McTernan, E. (2018). Microaggressions, equality, and social Practices. Journal of Political Philosophy (26), 3, 261-281.

Paramount Pictures Corporation. (2004). Mean girls. Paramount.

Wolf, N. (1991). The Beauty myth: How images of beauty are used against women. Vintage.

Registration and Fees

Chicago School Faculty, Students, and Alumni: Free (Chicago School email required for free registration)

Community Members: $40.00

Potential Students Only (*No CEUs Provided*)

All funds raised through this workshop will benefit The Chicago School of Professional Psychology’s Washington DC Campus Counseling Department Scholarship Program.

Refund Policy: 100% of tuition is refundable up to 48 hours before the program. Within 48 hours of the program, tuition is nonrefundable.

Continuing Education

Target Audience: Professionals from all mental health disciplines and graduate students from all mental health disciplines.

Psychologists. The Chicago School of Professional Psychology is committed to accessibility and non-discrimination in its continuing education activities. The Chicago School of Professional Psychology is also committed to conducting all activities in conformity with the American Psychological Association’s Ethical Principles for Psychologists. Participants are asked to be aware of the need for privacy and confidentiality throughout the program. If program content becomes stressful, participants are encouraged to process these feelings during discussion periods. If participants have special needs, we will attempt to accommodate them. Please address questions, concerns and any complaints to Danielle Bohrer at 312-467-2364. There is no commercial support for this program nor are there any relationships between the CE Sponsor, presenting organization, presenter, program content, research, grants, or other funding that could reasonably be construed as conflicts of interest.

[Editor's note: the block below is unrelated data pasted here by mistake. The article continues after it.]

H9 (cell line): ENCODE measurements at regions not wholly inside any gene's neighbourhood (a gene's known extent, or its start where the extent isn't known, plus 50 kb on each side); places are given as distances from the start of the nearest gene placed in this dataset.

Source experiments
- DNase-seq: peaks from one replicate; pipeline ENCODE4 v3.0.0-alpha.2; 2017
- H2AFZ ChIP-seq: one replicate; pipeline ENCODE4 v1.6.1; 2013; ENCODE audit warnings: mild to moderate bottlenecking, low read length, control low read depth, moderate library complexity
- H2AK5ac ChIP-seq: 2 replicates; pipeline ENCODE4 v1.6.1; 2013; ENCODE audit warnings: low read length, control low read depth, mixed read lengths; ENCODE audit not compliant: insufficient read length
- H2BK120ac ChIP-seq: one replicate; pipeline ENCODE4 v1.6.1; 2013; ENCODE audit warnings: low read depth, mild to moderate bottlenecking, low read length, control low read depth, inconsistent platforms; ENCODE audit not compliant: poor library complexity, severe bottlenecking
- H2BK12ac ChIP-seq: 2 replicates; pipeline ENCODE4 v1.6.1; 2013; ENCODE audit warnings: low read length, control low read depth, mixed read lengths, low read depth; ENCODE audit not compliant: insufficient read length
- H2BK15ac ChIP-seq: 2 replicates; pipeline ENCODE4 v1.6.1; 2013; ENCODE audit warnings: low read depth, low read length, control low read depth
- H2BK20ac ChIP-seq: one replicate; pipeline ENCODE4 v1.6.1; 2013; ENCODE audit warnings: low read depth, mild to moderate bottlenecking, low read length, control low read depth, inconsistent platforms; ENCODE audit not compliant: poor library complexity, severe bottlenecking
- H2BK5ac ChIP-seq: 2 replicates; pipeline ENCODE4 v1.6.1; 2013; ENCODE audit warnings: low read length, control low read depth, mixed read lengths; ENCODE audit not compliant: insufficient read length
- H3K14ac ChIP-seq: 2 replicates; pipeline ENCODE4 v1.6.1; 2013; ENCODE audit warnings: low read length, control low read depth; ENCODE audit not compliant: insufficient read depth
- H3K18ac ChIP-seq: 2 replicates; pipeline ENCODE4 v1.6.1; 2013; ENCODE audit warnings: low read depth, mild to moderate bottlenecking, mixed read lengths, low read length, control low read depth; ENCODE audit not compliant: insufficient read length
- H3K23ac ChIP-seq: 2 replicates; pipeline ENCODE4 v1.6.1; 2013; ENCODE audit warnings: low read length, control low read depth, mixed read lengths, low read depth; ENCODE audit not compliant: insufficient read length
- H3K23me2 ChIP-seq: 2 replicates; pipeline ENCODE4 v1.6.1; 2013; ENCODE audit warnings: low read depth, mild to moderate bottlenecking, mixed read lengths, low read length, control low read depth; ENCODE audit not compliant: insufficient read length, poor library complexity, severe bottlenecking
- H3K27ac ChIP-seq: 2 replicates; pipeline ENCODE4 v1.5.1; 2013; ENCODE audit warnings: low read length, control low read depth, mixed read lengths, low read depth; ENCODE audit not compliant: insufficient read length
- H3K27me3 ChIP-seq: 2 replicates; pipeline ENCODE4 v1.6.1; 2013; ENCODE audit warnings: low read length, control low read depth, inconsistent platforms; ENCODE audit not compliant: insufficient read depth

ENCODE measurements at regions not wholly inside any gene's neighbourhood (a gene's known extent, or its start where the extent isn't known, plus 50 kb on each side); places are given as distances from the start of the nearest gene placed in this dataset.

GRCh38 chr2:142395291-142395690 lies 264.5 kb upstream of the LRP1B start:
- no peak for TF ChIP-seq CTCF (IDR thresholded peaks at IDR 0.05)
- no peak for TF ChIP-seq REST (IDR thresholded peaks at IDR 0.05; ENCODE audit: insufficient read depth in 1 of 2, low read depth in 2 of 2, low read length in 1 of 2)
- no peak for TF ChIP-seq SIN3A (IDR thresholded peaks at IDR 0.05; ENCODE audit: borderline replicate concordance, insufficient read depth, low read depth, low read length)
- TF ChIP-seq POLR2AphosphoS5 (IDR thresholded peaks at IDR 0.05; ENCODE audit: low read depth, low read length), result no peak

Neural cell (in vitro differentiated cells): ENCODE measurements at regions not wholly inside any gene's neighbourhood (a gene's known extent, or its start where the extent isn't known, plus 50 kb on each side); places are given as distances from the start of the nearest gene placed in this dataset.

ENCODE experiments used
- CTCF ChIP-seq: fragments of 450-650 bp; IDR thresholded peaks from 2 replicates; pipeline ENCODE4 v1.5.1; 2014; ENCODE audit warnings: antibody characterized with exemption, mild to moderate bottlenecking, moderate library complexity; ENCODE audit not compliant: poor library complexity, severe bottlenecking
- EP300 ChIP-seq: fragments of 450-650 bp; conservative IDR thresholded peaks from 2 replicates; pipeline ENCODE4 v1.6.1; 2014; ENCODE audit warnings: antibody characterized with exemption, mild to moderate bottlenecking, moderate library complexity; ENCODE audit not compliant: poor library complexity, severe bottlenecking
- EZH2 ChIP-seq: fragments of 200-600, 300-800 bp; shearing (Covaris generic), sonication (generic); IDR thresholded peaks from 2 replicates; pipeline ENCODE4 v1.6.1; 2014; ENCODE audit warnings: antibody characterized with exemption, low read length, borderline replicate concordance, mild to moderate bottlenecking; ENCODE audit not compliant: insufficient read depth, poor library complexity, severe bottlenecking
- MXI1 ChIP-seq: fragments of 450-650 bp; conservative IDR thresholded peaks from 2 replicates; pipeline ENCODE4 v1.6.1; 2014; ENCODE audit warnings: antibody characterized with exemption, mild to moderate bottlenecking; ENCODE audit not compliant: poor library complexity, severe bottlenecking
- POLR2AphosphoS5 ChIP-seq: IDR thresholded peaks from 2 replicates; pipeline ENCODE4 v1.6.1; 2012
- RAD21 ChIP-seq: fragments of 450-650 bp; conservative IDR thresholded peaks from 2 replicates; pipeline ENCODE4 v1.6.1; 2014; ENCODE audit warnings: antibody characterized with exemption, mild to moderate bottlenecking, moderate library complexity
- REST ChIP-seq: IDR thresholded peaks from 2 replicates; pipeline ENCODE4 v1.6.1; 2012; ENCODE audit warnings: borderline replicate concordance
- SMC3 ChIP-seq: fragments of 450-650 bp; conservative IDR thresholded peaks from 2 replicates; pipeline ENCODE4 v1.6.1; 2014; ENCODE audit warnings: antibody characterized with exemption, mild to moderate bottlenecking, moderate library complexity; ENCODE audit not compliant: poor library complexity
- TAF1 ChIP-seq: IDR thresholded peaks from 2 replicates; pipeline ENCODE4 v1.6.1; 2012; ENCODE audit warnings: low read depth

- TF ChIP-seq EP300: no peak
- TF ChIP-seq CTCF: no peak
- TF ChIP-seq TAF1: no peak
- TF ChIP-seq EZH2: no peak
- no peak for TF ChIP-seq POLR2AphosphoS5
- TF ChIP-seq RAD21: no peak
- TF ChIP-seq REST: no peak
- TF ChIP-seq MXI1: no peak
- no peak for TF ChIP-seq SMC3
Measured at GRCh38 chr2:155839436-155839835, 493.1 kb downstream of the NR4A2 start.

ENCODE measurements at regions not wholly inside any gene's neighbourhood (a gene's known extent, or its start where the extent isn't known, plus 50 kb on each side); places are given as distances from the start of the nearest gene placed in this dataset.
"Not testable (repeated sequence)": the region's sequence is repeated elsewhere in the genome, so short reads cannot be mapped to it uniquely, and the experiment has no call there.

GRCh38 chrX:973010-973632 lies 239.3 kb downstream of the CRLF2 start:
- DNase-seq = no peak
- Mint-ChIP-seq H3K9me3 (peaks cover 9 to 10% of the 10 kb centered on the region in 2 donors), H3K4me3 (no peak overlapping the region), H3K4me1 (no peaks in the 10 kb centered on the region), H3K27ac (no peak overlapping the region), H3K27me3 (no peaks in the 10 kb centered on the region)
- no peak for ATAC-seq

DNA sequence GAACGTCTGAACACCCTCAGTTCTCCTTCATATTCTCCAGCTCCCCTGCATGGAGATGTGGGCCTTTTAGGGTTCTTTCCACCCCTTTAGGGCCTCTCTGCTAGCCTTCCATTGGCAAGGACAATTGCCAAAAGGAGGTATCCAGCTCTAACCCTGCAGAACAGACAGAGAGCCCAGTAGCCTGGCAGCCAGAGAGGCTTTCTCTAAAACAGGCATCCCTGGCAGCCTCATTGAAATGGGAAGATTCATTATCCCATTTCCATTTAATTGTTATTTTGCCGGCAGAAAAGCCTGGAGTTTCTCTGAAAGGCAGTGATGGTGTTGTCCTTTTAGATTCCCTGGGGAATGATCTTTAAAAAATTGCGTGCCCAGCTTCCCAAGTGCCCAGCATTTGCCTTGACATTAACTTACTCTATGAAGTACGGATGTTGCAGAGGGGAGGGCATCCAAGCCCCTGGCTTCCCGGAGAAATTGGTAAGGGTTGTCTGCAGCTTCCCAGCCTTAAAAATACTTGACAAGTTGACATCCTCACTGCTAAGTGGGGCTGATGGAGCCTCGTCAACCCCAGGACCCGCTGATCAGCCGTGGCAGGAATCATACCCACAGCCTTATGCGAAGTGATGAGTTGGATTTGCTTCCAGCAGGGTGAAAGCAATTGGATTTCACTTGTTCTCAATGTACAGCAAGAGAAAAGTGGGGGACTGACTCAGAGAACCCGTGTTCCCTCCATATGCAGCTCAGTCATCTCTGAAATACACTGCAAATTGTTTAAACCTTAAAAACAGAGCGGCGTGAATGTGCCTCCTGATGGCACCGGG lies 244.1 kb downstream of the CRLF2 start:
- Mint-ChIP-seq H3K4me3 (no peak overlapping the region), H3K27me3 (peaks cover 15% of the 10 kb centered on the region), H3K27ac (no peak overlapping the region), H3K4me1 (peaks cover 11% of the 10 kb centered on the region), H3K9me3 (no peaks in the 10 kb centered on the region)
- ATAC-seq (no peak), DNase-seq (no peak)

MFTs, LPCCs, and LCSWs. Course meets the qualifications for continuing education credit for MFTs, LPCCs, and/or LCSWs as required by the California Board of Behavioral Sciences. If you are licensed outside of California please check with your local licensing agency to determine if they will accept these CEUs. The Chicago School of Professional Psychology is approved by the California Board of Behavioral Sciences (BBS) to offer continuing education programming for MFTs, LPCCs, LEPs, and/or LCSWs. The Chicago School of Professional Psychology is an accredited or approved postsecondary institution that meets the requirements set forth in Sections 4980.54(f)(1), 4989.34, 4996.22(d)(1), or 4999.76(d) of the Code.

Participation Certificate. The Chicago School of Professional Psychology is able to provide students and other participants who simply wish to have documentation of their attendance at the program a participation certificate.

Non Psychologists. Most licensing boards accept Continuing Education Credits sponsored by the American Psychological Association but non-psychologists are recommended to consult with their specific state-licensing board to ensure that APA-sponsored CE is acceptable.

*Participants must attend 100% of the program, and pass a brief comprehension quiz, in order to obtain a Certificate of Attendance.

The Chicago School of Professional Psychology is approved by the American Psychological Association to sponsor continuing education for psychologists. The Chicago School of Professional Psychology, Washington DC Campus has been approved by NBCC as an Approved Continuing Education Provider, ACEP No. 3061. The Chicago School of Professional Psychology maintains responsibility for this program and its content.


March 29, 2021
7:00 pm - 9:00 pm CDT
Event Category:


TCSPP – DC Campus